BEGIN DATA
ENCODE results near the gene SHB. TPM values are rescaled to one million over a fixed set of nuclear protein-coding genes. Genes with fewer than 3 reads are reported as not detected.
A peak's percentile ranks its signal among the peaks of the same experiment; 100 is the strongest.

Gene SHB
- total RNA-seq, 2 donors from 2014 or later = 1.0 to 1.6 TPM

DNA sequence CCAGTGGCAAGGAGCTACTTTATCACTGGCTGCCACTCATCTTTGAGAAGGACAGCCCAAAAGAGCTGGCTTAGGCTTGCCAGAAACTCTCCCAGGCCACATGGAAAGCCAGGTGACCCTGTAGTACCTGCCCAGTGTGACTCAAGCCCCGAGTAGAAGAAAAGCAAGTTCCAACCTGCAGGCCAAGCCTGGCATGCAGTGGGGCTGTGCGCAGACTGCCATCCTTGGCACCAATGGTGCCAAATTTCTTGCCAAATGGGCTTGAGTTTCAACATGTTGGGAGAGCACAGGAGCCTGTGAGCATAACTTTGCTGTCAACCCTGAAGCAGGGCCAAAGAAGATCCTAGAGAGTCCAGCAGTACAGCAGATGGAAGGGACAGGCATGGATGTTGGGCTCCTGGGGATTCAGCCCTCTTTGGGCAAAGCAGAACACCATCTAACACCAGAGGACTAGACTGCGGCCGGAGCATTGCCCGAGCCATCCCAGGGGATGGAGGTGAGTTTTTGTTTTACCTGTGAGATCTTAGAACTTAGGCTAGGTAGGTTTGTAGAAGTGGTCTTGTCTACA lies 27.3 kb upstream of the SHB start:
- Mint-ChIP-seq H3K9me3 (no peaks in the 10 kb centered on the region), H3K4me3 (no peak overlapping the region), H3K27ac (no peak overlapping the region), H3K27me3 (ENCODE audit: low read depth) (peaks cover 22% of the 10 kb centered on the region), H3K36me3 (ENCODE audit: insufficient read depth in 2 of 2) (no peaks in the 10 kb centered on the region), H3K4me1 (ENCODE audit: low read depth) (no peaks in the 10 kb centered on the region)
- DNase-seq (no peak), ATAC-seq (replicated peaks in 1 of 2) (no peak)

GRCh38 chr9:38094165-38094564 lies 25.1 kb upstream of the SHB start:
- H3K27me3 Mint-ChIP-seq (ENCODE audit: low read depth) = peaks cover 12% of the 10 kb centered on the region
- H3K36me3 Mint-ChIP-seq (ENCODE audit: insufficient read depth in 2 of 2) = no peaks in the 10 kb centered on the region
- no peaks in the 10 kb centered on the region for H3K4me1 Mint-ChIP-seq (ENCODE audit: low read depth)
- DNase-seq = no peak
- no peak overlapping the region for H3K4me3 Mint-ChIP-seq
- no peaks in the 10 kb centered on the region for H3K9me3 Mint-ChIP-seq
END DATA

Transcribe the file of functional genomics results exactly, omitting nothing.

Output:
ENCODE results near the gene SHB. TPM values are rescaled to one million over a fixed set of nuclear protein-coding genes. Genes with fewer than 3 reads are reported as not detected.
A peak's percentile ranks its signal among the peaks of the same experiment; 100 is the strongest.

Gene SHB
- total RNA-seq, 2 donors from 2014 or later = 1.0 to 1.6 TPM

DNA sequence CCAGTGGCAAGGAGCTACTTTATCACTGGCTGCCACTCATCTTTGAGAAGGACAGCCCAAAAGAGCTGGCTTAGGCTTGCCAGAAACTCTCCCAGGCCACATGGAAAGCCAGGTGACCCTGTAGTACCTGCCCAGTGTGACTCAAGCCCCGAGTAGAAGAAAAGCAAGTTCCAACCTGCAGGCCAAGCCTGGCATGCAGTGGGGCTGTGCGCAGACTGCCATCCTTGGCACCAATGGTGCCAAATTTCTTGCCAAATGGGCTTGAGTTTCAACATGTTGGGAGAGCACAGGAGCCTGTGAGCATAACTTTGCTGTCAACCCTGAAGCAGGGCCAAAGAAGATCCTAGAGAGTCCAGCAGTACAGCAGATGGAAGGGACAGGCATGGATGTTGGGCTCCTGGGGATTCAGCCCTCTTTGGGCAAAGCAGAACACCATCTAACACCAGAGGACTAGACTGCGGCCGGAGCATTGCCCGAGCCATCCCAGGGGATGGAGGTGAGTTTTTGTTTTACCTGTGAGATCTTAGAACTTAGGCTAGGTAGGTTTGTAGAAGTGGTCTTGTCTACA lies 27.3 kb upstream of the SHB start:
- Mint-ChIP-seq H3K9me3 (no peaks in the 10 kb centered on the region), H3K4me3 (no peak overlapping the region), H3K27ac (no peak overlapping the region), H3K27me3 (ENCODE audit: low read depth) (peaks cover 22% of the 10 kb centered on the region), H3K36me3 (ENCODE audit: insufficient read depth in 2 of 2) (no peaks in the 10 kb centered on the region), H3K4me1 (ENCODE audit: low read depth) (no peaks in the 10 kb centered on the region)
- DNase-seq (no peak), ATAC-seq (replicated peaks in 1 of 2) (no peak)

GRCh38 chr9:38094165-38094564 lies 25.1 kb upstream of the SHB start:
- H3K27me3 Mint-ChIP-seq (ENCODE audit: low read depth) = peaks cover 12% of the 10 kb centered on the region
- H3K36me3 Mint-ChIP-seq (ENCODE audit: insufficient read depth in 2 of 2) = no peaks in the 10 kb centered on the region
- no peaks in the 10 kb centered on the region for H3K4me1 Mint-ChIP-seq (ENCODE audit: low read depth)
- DNase-seq = no peak
- no peak overlapping the region for H3K4me3 Mint-ChIP-seq
- no peaks in the 10 kb centered on the region for H3K9me3 Mint-ChIP-seq